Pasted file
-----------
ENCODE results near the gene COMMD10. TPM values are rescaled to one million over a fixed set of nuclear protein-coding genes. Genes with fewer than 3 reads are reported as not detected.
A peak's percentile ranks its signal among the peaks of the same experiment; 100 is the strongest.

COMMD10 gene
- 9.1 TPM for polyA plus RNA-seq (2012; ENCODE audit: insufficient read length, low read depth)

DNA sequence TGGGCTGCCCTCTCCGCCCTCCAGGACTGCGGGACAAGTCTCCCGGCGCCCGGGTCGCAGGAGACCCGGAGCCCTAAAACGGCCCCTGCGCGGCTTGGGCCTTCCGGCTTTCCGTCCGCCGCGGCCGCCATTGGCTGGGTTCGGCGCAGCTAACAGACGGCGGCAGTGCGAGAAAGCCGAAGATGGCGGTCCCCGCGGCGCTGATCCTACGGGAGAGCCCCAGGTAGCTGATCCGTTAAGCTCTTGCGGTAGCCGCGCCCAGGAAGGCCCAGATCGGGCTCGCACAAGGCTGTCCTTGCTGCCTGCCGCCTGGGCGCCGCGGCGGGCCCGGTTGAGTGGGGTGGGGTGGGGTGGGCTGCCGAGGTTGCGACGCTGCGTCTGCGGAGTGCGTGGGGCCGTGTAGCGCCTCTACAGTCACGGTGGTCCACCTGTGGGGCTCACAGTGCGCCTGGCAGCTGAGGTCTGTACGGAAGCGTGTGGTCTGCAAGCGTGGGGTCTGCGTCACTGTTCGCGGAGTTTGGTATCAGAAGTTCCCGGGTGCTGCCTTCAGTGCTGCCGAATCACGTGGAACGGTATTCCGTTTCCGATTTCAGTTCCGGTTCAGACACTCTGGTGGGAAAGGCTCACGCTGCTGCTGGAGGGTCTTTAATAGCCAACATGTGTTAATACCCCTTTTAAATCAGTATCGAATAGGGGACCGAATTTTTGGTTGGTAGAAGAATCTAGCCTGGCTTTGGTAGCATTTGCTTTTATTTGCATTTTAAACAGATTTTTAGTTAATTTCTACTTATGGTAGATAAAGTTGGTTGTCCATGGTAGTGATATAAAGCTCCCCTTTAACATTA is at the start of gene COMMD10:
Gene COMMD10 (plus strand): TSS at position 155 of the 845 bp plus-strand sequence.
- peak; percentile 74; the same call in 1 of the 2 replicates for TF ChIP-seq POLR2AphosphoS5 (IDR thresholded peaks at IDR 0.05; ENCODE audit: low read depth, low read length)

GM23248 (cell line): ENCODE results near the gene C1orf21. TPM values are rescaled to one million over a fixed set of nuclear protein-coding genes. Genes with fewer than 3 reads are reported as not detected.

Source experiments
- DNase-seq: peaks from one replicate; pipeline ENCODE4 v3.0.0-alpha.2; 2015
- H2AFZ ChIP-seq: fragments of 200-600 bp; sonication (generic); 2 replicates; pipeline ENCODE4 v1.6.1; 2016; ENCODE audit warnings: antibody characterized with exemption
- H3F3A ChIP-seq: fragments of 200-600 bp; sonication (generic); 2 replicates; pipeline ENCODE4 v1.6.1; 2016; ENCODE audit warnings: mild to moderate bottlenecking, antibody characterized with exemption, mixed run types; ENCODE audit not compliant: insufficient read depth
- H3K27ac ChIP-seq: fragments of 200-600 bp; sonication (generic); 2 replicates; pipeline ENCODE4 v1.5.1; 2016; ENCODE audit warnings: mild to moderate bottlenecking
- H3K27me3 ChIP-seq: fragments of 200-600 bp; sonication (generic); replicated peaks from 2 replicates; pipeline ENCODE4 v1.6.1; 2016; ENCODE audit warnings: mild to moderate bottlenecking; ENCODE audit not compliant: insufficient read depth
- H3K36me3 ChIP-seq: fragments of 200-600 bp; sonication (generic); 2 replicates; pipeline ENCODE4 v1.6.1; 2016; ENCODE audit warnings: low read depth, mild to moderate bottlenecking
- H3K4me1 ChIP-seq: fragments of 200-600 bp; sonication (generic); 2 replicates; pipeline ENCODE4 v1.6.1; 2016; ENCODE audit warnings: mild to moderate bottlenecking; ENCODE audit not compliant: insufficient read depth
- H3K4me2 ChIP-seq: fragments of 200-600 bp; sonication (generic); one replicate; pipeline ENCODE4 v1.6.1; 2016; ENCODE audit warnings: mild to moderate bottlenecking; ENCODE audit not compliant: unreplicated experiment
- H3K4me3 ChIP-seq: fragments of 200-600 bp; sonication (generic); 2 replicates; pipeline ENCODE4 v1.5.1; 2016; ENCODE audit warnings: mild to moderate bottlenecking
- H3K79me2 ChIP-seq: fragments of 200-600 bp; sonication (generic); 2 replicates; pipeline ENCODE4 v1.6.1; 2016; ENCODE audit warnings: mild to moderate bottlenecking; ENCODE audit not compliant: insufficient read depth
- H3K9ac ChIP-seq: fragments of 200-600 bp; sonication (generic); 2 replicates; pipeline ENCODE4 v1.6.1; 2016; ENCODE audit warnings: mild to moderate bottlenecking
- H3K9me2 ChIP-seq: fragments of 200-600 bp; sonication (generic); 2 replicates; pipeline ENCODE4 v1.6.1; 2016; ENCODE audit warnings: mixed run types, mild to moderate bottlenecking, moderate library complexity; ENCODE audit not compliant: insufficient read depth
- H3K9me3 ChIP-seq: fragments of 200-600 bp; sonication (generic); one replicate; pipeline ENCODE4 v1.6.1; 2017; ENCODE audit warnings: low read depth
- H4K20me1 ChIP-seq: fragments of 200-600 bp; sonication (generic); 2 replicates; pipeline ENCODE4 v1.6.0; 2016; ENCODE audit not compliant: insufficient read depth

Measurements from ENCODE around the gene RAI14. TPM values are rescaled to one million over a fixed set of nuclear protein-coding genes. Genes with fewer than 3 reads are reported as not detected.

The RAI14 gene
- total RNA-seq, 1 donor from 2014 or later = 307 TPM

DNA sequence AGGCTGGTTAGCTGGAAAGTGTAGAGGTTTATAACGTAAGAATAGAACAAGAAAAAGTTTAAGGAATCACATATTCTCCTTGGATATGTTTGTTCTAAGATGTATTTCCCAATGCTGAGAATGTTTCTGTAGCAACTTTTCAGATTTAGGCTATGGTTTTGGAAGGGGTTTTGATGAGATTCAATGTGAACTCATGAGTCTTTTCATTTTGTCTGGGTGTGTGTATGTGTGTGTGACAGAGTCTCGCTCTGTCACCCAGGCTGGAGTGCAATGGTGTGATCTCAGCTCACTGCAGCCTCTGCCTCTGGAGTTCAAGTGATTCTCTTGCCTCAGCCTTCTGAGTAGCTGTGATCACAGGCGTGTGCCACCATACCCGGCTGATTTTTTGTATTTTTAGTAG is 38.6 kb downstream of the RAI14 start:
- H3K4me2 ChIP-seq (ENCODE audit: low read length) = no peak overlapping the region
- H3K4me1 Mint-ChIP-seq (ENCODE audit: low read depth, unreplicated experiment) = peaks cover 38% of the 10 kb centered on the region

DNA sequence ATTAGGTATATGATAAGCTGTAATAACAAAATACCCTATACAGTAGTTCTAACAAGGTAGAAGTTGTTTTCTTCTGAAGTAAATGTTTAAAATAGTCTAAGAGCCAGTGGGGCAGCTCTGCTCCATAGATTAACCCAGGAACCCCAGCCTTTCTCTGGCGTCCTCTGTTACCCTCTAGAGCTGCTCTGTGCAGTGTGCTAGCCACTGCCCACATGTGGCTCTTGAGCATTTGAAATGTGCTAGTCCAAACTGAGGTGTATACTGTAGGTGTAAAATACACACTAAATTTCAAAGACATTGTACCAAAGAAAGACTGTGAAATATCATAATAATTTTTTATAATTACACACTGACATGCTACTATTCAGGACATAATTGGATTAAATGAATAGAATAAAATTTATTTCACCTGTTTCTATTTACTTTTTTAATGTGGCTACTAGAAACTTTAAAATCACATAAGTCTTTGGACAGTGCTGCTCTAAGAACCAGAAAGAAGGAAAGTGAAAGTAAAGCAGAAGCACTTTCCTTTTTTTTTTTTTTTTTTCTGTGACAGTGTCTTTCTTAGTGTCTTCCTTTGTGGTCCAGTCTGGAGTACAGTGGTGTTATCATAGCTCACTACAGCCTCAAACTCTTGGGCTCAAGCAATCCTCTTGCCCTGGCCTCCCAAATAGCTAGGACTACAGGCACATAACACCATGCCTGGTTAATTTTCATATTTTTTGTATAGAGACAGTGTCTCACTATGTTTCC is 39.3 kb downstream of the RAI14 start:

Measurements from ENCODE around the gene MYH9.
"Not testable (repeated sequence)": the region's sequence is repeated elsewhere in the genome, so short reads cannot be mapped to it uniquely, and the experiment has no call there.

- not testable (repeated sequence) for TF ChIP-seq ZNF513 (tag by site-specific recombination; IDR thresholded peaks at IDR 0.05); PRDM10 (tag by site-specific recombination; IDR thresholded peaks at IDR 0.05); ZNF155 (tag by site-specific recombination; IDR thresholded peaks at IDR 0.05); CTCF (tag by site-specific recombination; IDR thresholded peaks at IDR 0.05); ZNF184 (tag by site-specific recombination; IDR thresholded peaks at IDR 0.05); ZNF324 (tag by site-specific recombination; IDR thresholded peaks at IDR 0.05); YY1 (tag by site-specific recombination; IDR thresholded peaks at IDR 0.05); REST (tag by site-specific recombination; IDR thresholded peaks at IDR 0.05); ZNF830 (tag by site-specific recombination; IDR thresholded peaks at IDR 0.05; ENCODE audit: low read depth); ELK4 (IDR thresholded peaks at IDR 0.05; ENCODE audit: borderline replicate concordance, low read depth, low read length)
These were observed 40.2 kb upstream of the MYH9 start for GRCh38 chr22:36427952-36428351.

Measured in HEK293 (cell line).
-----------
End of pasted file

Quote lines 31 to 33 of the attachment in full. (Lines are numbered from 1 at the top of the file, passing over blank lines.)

Measurements from ENCODE around the gene MYH9.
"Not testable (repeated sequence)": the region's sequence is repeated elsewhere in the genome, so short reads cannot be mapped to it uniquely, and the experiment has no call there.

- not testable (repeated sequence) for TF ChIP-seq ZNF513 (tag by site-specific recombination; IDR thresholded peaks at IDR 0.05); PRDM10 (tag by site-specific recombination; IDR thresholded peaks at IDR 0.05); ZNF155 (tag by site-specific recombination; IDR thresholded peaks at IDR 0.05); CTCF (tag by site-specific recombination; IDR thresholded peaks at IDR 0.05); ZNF184 (tag by site-specific recombination; IDR thresholded peaks at IDR 0.05); ZNF324 (tag by site-specific recombination; IDR thresholded peaks at IDR 0.05); YY1 (tag by site-specific recombination; IDR thresholded peaks at IDR 0.05); REST (tag by site-specific recombination; IDR thresholded peaks at IDR 0.05); ZNF830 (tag by site-specific recombination; IDR thresholded peaks at IDR 0.05; ENCODE audit: low read depth); ELK4 (IDR thresholded peaks at IDR 0.05; ENCODE audit: borderline replicate concordance, low read depth, low read length)